When any person arrested is, at the time of such arrest, in charge of any vehicle drawn by or containing any animal cruelly treated, such officer shall take charge of such animal and of such vehicle and its contents, and of the animal or animals drawing the same, and shall, if the person in charge thereof be not the owner, give notice of such seizure to the owner, and provide for them until their owner shall take charge of the same; and if the person in charge of or driving such animals be the owner thereof, the same shall not be returned to him until he has been tried for the offense and acquitted, or if convicted, until he shall give bond in the penalty of five hundred dollars with approved security before the tribunal trying the case conditioned not to again cruelly treat such animals; and the officer shall have a lien upon such animals and the vehicle and its contents for the expenses of such care and provision, or such expenses or any part thereof remaining unpaid may be recovered by such humane officer in a civil action.

Acts 1901, c. 4, § 4; Acts 1919, c. 118, § 14c; Acts 1923, c. 47, § 14c.

 

§ 7-10-4. Custody and care of animals abandoned, neglected or cruelly treated; hearing; bonds; liability for costs; liens; exclusions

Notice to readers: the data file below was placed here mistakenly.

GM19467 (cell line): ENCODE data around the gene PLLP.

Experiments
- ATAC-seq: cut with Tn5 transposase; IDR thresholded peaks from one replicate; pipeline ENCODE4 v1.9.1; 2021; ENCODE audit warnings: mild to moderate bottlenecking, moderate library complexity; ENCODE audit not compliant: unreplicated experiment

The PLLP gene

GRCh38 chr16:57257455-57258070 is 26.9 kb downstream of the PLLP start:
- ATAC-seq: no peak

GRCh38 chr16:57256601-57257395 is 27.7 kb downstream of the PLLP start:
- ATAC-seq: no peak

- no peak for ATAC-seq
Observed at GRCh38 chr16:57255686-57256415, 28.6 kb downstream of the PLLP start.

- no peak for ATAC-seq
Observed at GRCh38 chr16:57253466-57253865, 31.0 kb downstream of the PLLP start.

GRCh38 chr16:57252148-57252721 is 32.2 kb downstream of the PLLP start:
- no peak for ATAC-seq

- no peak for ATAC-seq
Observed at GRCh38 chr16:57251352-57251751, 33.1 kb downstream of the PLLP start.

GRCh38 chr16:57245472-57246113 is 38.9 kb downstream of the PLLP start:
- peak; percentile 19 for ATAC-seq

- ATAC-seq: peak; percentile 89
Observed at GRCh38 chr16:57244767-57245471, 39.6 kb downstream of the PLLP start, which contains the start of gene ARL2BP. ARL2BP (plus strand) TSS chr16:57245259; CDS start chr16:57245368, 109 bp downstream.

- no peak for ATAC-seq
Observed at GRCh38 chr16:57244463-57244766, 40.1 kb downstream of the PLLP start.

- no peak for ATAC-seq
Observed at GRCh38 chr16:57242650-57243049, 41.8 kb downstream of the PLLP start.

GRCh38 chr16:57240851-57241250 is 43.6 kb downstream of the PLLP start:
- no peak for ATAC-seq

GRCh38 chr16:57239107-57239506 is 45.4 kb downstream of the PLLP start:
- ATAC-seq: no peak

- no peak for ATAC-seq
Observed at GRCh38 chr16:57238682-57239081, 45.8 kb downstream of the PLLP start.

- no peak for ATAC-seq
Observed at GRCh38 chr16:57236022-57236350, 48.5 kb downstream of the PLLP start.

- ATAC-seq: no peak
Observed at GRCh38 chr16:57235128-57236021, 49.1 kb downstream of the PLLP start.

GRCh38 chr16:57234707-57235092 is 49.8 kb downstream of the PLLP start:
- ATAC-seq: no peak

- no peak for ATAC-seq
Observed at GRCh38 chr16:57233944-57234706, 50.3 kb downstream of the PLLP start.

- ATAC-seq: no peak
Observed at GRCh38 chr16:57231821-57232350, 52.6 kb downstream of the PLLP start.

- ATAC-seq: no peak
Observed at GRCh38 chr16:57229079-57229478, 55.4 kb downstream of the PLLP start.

(a) Subject to the provisions of subsection (h) of this section, a humane officer shall take possession of any animal, including birds or wildlife in captivity, known or believed to be abandoned, neglected, deprived of necessary sustenance, shelter, medical care or reasonable protection from fatal freezing or heat exhaustion or cruelly treated or used as defined in sections nineteen and nineteen-a, article eight, chapter sixty-one of this code.

(b) The owner or persons in possession, if his or her identity and residence are known, of any animal seized pursuant to subsection (a) of this section shall be provided written notice of the seizure, his or her liability for the cost and care of the animal seized as provided in this section and the right to request a hearing in writing before a magistrate in the county where the animal was seized. The magistrate court shall schedule any hearing requested within ten working days of the receipt of the request. The failure of an owner or person in possession to request a hearing within five working days of the seizure is prima facie evidence of the abandonment of the animal. At the hearing, if requested, the magistrate shall determine by a preponderance of the evidence if the animal was abandoned, neglected or deprived of necessary sustenance, shelter, medical care or reasonable protection from fatal freezing or heat exhaustion or otherwise treated or used cruelly as set forth in this section.